Keep in mind that some orchids are deciduous and lose their leaves. Leaves that yellow and fall off can also mean that the orchid is overwatered.

      I am going to include a couple of links to some helpful articles:



      Take care,

  13. Linda says:

    Thanks for sharing your knowledge and experience. Am new to orchids. There is one flower growing under a leaf at the bottom of the plant. It has a short (2″) stem. Is this a keiki? A phaleonopsis.

    1. Anna says:

      Though a 2″ stem is unusual, it does not sound like a keiki. A keiki will always have leaves that are separate from the mother plant – and sometimes a keiki will have roots as well.

  14. MZ says:

    I received an orchid from a neighbor with a keiki. The mother plant is almost dead – and I don’t think it has any roots. The stem that the Keiki is attached to is completely brown, and I think dead. However, the keiki has 3 small leaves and one aerial root about 1 inch long. Should I snip the keiki from the mother plant?
    The leaves have become a little limp in the past few weeks – any advice on what to do?

    1. Anna says:

      Since the branch that the keiki was growing on is dead, the keiki isn’t getting any water or nutrients from the mother plant. Using sterilized scissors, remove the keiki from the mother plant. Your keiki is ready to be potted up. Just place the keiki in a small pot with fine-grade fir bark or sphagnum moss. The pot will dry out quickly because of it’s small size – so just keep an eye on it.
      Congratulations on your keiki and enjoy,

  15. Marie Killip says:

    I am new to this site and from the north of this question and answer site.ihave been growing and learning about orchids for a few years and never lost the desire to buy mostly different Coloured ones.
    Your site is a great help and love to browse it…I have had a lot of luck with my plants and tend to go with my gut feeling for them ..have ten moth flowering at the moment and five cut back… waiting for them hopefully to bloom again,I have taken a few of them with flowers on and potted them on top of jel soil to see how they go.

    1. Anna says:

      Thanks for sharing!

      A couple of years ago I traveled up through northern England. I had a wonderful time and greatly admired your beautiful country.

      Experimenting keeps growing orchids fun and helps us to be better caregivers to these amazing plants. I’d love to hear how the jel soil works out for your orchids.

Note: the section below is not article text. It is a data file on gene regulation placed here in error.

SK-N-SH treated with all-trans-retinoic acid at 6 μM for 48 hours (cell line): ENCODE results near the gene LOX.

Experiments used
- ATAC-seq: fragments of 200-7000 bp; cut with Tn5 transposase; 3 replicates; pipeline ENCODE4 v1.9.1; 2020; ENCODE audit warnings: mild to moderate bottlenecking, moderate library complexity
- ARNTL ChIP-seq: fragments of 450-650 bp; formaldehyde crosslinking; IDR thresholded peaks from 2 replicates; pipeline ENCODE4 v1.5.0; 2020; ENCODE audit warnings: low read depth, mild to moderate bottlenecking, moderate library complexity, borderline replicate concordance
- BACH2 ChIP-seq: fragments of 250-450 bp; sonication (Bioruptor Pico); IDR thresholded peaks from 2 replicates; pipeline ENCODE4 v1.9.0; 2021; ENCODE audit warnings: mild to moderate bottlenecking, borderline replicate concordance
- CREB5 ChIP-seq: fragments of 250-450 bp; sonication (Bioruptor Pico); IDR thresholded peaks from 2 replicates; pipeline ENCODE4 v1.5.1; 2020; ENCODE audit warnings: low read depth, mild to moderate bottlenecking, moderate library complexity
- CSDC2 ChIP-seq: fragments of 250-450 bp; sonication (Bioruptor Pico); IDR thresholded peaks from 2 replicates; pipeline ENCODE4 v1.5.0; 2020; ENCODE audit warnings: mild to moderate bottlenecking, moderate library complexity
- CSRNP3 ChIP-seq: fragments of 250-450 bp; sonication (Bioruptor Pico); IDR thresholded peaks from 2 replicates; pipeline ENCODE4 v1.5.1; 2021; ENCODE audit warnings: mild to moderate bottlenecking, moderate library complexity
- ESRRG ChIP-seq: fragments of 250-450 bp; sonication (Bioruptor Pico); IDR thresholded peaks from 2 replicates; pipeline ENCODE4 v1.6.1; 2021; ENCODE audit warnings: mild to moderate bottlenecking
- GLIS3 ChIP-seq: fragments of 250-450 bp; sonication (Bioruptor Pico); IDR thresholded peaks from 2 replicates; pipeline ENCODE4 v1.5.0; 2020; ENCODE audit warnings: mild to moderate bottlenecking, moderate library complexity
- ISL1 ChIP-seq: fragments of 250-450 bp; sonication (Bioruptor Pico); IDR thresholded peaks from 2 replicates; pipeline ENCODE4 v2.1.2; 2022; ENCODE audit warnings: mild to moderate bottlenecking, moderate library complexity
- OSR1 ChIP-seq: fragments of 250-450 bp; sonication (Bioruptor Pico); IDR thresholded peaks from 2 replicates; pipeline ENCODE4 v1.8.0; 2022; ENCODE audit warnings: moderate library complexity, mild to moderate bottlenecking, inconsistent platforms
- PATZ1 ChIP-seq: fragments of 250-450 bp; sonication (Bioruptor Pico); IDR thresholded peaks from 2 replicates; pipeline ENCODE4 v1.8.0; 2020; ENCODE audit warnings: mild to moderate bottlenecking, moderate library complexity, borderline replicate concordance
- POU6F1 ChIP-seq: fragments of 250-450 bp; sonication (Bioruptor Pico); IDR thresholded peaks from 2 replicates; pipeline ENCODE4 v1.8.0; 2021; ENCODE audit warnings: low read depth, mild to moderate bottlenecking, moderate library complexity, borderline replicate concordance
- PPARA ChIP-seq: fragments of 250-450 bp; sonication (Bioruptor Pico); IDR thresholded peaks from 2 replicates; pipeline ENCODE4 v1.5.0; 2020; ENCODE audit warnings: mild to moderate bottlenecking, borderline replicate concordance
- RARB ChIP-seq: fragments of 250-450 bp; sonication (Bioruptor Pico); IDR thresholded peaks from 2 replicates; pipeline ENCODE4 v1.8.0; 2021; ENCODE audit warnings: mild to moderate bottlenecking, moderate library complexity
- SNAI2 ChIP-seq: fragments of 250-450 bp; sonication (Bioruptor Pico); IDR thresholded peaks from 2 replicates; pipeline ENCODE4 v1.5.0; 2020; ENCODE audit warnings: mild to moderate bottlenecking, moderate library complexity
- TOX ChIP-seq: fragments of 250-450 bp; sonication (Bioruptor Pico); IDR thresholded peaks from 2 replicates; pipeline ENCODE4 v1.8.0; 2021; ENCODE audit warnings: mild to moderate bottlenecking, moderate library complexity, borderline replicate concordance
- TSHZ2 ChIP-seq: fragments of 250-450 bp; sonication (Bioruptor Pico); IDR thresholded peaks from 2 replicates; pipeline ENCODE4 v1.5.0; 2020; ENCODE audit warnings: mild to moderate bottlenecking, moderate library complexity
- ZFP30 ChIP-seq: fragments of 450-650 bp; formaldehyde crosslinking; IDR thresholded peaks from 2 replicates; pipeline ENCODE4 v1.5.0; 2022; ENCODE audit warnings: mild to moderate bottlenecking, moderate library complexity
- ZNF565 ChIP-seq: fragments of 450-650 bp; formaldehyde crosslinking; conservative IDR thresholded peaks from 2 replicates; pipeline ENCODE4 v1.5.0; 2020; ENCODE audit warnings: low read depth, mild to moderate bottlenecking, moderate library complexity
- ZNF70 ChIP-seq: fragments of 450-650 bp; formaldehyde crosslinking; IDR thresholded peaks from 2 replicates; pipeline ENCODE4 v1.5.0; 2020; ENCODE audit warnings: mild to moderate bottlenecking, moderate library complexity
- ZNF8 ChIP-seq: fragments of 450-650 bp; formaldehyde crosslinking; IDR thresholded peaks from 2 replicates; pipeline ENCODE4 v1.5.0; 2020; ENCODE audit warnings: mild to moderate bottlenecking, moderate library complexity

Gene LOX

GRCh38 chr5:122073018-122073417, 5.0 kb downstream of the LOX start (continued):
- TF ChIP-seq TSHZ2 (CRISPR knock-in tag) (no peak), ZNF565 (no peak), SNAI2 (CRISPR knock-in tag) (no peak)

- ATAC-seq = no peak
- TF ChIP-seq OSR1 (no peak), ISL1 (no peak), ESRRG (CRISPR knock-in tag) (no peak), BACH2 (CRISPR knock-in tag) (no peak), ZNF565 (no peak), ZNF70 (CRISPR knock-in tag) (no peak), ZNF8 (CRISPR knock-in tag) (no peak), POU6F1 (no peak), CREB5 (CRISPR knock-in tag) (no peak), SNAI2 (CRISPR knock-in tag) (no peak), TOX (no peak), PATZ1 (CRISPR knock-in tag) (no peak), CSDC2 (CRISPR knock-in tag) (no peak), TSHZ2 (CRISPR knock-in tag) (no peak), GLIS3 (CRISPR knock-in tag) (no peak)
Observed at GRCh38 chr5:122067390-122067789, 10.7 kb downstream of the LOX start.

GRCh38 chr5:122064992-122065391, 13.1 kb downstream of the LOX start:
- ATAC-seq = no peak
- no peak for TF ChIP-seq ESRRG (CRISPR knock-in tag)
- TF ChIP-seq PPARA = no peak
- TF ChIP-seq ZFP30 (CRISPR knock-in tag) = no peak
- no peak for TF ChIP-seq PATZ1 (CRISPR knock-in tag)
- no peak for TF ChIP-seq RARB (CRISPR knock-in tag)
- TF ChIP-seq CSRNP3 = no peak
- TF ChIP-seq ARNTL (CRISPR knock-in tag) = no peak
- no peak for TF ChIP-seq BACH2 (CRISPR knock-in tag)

Keep in touch,

  16. Hannah says:

    Hi dear Anna,
    Thank you for your interesting post.
    I have experience using keiki paste, but unfortunately it didn’t go well, the Keikis (two keikis on two spikes) stopped growing and my plant got weak feeding them, so eventually I cut them off to save my plant; after that my plant started growing leaves and roots and bloomed happily despite my expectation. My guess is that my plant wasn’t strong enough or it depends on the variety.
    I‘ve read that Keikis are really greedy and you should have a healthy plant and fertilise it frequently to get the successful result, otherwise it can seriously damage the plant.
    Not that using keiki paste is necessarily a bad thing, -as I have a friend who grew several Keikis from one plant and the mother plant is really okay and even bloomed while having keikis, just wanted to share what I know and experienced; hope it’ll be helpful.
    Love 💓

    1. Anna says:

      Thank you for sharing your experience. The judicious use of keiki paste is wise advice.
      Thanks again for sharing,

  17. Renee Harper says:

    Hi, I have a keiki that started growing at the base of one of my Moth Orchids. Its started on its own. This past spring when I was repotting the mother plant I accidently broke the newest leave off the keiki. There is only one now and no new ones have grown. Should I leave it attach or remove it? The mother plant has only grown one new leaf but no new roots that I can see. I have three other Moth Orchids and they have each grown two new leaves and new root growth since repotting them this past spring. Thank you.

    1. Anna says:

      If the mother plant has strong roots, you are fine to go either way with the keiki – either keeping it or removing it. If the mother plant has a weak root system, the keiki is the mother plant’s last attempt to survive.

  18. Janis Graves says:

    My question doesn’t pertain to keikis but I’m sure you can help me. All my orchids have multiple and very long aerial roots. Most of them are either blooming or have bloom stems. These roots really get in the way of placing my orchids in my greenhouse. Can you help?

    1. Anna says:

      What a great problem to have! – so many healthy roots! Have you considered mounting your orchid? You might need to hang it, but the roots would be able to grow unrestrained. Plus, by being in a greenhouse they would have high humidity levels – which mounted orchids especially benefit from.

Leave a Reply

Your email address will not be published.

This site uses Akismet to reduce spam. Learn how your comment data is processed.

Are your orchid leaves limp and wrinkly?

Get your FREE cheat sheet on how to prevent limp orchid leaves.